cave story cross stitch cufflinks by benjibot (source: pinterest)
Cave Story cross stitch cufflinks by benjibot (source: pinterest)

However, whatever intend to do with your completed cross stitch, just remember to remove your cross stitch from the hoop.

Double Eye Tapestry Needles – Perfect For Blending Cross Stitch

Standard tapestry needles next to double eye tapestry needles (Source: Pinterest)

Considering we use them so much, cross stitch needles or tapestry needles to give them their rightful name, are staples for our craft. Therefore, when I spoke about the best types of cross stitch needles in a previous post, I thought I had all of them covered. For a while, I thought there were no others. But when we started investigating who makes the best cross stitch needles we fell upon another type of needle. One we had never heard of before; double eye needles.

What Are They?

In essence, they are exactly what you expect, a standard tapestry needle with two eyes for threads. If we’re getting specific they actually take the standard eye and split it in two. This means that you probably have to use a needle threader to put the thread through the smaller eyes, but otherwise they act just like a normal needle.
 
The reason they exist, however, is slightly more interesting. The double eyes are meant to carry two different threads, allowing you to either blend threads, or add in metallics without putting friction on the fabric. This should result in a neat almost railroaded blended thread look.

Gold Double Eye Tapestry Needles (Source: grovesltd.co.uk)
Gold Double Eye Tapestry Needles (Source: grovesltd.co.uk)

How To Use Them

So how do you use them? In short, you put one thread in each eye and stitch like normal. As they are blended, you need to think about the ends of your thread (no using the loop method), but otherwise its just like you’d expect.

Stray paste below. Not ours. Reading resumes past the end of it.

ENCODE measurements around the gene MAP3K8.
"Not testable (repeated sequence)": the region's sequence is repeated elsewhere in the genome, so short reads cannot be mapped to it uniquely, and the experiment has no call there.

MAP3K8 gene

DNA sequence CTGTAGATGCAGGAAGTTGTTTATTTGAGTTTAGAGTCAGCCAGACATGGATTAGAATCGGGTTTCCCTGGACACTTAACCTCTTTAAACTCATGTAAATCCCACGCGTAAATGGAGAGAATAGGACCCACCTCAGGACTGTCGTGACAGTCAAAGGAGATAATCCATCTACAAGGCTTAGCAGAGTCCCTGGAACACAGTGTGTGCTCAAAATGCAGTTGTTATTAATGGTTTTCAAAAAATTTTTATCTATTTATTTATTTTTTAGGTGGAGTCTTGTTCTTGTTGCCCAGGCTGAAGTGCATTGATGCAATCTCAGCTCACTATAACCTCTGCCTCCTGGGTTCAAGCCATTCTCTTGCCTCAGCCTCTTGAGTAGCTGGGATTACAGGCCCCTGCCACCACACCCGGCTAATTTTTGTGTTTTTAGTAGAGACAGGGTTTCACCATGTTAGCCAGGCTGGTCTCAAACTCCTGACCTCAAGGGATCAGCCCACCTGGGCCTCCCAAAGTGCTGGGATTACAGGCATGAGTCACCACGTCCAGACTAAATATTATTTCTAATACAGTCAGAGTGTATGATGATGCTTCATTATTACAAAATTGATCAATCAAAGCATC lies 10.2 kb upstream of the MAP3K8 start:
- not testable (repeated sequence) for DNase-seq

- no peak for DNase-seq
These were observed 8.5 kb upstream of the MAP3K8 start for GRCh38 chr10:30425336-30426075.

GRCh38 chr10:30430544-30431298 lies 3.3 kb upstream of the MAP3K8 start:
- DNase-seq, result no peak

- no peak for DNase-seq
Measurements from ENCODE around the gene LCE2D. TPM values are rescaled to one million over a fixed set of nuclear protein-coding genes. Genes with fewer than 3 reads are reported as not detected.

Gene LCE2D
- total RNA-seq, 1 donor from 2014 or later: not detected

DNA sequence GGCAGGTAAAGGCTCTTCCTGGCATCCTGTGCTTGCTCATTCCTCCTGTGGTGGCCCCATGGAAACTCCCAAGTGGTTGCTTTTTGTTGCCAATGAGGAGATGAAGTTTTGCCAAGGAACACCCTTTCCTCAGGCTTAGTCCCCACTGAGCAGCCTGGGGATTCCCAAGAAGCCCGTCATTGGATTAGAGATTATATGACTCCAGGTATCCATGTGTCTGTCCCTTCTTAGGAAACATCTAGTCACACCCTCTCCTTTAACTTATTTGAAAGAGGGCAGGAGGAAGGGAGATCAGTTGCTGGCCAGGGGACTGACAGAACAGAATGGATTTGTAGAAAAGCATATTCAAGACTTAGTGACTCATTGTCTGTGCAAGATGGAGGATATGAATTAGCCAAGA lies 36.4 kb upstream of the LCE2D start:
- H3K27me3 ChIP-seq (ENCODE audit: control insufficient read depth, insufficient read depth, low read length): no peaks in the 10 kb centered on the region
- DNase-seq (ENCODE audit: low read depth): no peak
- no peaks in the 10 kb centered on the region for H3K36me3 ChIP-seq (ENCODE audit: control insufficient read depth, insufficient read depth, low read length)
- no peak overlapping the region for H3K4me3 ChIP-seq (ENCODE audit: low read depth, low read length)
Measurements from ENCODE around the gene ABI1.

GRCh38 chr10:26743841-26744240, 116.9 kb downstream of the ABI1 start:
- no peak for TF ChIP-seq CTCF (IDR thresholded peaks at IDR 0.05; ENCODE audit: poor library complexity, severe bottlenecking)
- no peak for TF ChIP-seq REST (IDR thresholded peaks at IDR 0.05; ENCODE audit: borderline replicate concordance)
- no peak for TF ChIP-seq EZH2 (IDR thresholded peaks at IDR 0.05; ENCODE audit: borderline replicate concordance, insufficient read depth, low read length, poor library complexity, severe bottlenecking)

Are They Worth Getting?

So now you know what they are, and how to use them, let’s talk about their worth. Or more specifically, are they worth getting. We don’t shy away from speaking our mind here, and we’ve previously asked ourselves if self-threading needles are worth it, but double eye needles are different. They’re just for blending.
 
If you don’t blend, and you have no intention of doing so, don’t get these needles. They just aren’t for you. But what if you do blend?
In my mind, these needles make blending separate threads no easier. In fact, I tend to find the threads spin around each other much more, resulting in a worse look than a standard needle. BUT then we come to metallic threads. Without a doubt, it’s hard to use these threads and anything that can make using metallic threads easier, I’m game. And that’s where these needles really shine.
 
The extra eye means the effort associated with metallic threads is mostly avoided, making it a much nicer experience. In my mind, if you use metallics at all, even if you aren’t blending, these things are worth their weight in gold.

Standard tapestry needles next to double eye tapestry needles (Source: Pinterest)
Standard tapestry needles next to double eye tapestry needles (Source: Pinterest)

Where To Get Them

So, where can you get them? The fact that I wasn’t even aware of these needles, despite Bohin, Clover and Hemline making them just goes to show they aren’t easy to find. I prefer looking for them on Etsy as you can always find someone selling them, but other than that, local brick and mortar stores should be able to stock some in, even if you have to ask.

Bohin Double Eye Tapestry Needles (Source: stitchitcentral.ca)
Bohin Double Eye Tapestry Needles (Source: stitchitcentral.ca)

How To Organize Your Cross Stitch Patterns

Green Lake Reflected Color Cross Stitch Print (Source: solidrop.com)

I’m a big fan of keeping your craft space neat, tidy and organized. At any time, you might just want to go through your kit to find that one item you brought 5 years ago and will get around to using. In the past we’ve covered how to store cross stitch threads, and went into some length about why its important, and we’ve covered how to store your cross stitch needles too.
But there is always one thing we’ve shied away from. And frankly, if you’re anything like me, this will be the messiest part of your craft space. Cross stitch patterns.